April 10, 2011
SLAM!!!!! Zach and I jump a bit as we’re sitting at his art table, and I quickly smile both to hide the fact my heart has briefly stopped, and that I am completely exasperated. It is, perhaps, the THOUSANDTH time Justin has slammed the closet door this afternoon (okay, slight exaggeration, but it FEELS like it), and my patience is frayed to its ragged, disintegrating ends. Zach asks “What is Justin doing, Mom?”, and I reply “organizing his toys, hon”, but secretly, I admit to myself I really have no idea. While the lion’s share of the playthings from the closet have been exiled to the garage recently due to Justin’s escalating OCD, he has still managed to find something in there to rearrange- namely, his plush toys. Although the positions we have discovered them in have been mildly amusing to me and his father, our overriding emotion upon witnessing this returning obsession has been dismay, and sadness.
For so long, he had been doing so well.
Over the years, as I’ve spoken to people about my eldest son and his neurological disorder, I’ve found most conversations end up centering around his lack of speech, and how difficult that must be both for him and our family. While I don’t want to minimize this deficit (believe me, there are many days I wish the child could just TELL me why he’s rivaling my PMS-state), it certainly has not been his greatest impediment to functioning in the “real world”. Even the aggressive moments that plagued us, his therapists, and his teachers over the years were scattered enough to be “livable”, until the end of his sixth year when the incidence increased so greatly we sought the assistance of medication for him.
Although the non-verbal aspect of his autism and the pinching have both been considerably daunting, the single greatest component of his disorder that affects his life the most is the OCD/ perseveration. It’s what clued me in at his six month birthday that something was amiss (when your infant chooses to spend his entire day spinning a faux fish bowl throughout the hardwood floors of your home, it’s time to contact that developmental pediatrician). His predilection for rotating objects, rearranging photos around our home, or hiding one shoe from a pair in absolute obscurity (his mother’s personal favorite) prevent him from engaging in more appropriate pursuits, effectively limiting his world to a minimum of activities.
There are mornings when I almost have to carry him out of the house to get him on the bus, and not because he doesn’t want to go to school, because he’d live there and marry his teacher if he could. It’s simply that the random pattern of paper slips, and oft-ignored Xeroxed reminders on our chaos of a kitchen table are not arranged to his liking, and he can’t leave until they are. Perhaps it is that I have erroneously placed a new photo of he and his brother in the family room, rather than mid-way upon our living room bookshelf at an angle that is just so. After all these years I still cannot discern the precise patterns he is striving for, and his penchant for order is enslaving him. There are many days his closet machinations would leave him in tears if we weren’t constantly redirecting him, in our own attempt at ritual.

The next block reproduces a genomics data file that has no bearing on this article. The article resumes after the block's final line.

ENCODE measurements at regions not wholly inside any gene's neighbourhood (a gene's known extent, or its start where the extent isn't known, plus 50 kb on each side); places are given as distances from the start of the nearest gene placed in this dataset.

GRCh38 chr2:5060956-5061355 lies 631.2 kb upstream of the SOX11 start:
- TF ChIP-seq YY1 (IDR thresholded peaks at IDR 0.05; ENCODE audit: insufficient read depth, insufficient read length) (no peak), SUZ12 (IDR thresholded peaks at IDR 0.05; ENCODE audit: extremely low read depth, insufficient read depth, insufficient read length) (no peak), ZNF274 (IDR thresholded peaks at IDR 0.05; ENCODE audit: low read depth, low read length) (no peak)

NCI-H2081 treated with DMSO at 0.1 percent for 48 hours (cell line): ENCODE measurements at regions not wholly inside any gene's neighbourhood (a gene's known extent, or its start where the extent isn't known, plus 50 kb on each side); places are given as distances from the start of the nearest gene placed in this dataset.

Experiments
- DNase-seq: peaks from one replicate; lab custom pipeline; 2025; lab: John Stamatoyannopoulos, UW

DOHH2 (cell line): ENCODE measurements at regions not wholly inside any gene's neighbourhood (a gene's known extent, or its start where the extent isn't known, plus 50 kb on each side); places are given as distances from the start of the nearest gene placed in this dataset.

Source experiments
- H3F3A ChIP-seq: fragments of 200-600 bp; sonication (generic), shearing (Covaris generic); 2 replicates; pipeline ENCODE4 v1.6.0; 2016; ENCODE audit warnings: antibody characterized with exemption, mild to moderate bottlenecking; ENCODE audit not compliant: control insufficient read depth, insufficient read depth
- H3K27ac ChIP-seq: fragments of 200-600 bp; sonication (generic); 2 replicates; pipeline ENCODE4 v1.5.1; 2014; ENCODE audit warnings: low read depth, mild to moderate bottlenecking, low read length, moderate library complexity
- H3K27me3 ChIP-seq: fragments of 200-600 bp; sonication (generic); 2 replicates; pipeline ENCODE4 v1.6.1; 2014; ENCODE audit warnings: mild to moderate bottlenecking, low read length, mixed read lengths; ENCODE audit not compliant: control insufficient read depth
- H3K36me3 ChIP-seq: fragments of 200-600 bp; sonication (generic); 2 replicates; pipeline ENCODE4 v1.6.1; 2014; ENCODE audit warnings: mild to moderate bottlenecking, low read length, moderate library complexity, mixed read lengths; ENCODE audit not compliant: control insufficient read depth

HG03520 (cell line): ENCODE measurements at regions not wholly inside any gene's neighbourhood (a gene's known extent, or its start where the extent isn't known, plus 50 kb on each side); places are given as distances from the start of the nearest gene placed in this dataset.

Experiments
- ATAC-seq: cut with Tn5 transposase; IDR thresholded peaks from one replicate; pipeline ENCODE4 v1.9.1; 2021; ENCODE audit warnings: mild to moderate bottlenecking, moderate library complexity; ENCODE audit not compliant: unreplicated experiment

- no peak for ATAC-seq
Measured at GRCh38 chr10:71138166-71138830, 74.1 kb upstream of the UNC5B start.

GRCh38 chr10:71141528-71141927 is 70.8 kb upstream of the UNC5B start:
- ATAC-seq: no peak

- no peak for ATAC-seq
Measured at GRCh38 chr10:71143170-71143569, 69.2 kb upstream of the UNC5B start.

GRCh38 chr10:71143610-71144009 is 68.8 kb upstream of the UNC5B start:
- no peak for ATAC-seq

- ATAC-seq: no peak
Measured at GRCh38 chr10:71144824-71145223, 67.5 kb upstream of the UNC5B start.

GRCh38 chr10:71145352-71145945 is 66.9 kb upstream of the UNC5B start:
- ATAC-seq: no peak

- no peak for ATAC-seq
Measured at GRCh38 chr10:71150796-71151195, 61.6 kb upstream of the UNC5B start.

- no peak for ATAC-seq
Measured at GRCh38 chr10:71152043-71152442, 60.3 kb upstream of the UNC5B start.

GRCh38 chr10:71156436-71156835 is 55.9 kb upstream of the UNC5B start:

There are as many days that little face, desperate in his desire to get it “right”, engenders tears in me as well.
The thing that brings me and his father most to despair, is that the OCD comes in cycles, is stealthy in its resurgence. It’s only been the last six months or so that it’s escalated to this level once more, and once again, it doesn’t seem to be precipitated by anything in particular. In the past, it seemed to be high fevers that heralded the return of the full body tics and desire for order that would consume him for a few months, then dissipate. Since he had those glorious ear tubes inserted last fall there have been no fevers, no antibiotics, no palliative measures taken to address the always-accompanying upset stomach that perhaps were the triggers to his obsessive state. Despite all the progress he’s made socially, academically, and emotionally, this bane to our existence, this barrier to his happiness, is simply back.
Of course, we’ll address it to the best of our abilities. We’ve found a new neurological pediatrician with whom we feel more comfortable (and yes, if you’re wondering, she has a waiting room). Jeff and I felt she really listened to us at our first visit, was open to the suggestion we’ve been hearing from several professionals in Justin’s life that he might have a dual diagnosis of both autism, and actual OCD. She’s willing to think out of the box a bit with medications, comprehends the limits of a therapeutic approach, and understands we have thoroughly explored the tenets of ABA to alleviate his suffering. There is even the possibility of enrolling Justin in a study someday, if we collectively feel it will be to his benefit. We’ll return to see her in a few weeks time, and I feel confident all options will be evaluated, that he is in good hands, that my boy is receiving the best care possible.
But I can’t help wondering, if despite all our attempts to quiet the sometime chaos of his beautiful mind, if this is as good as it gets.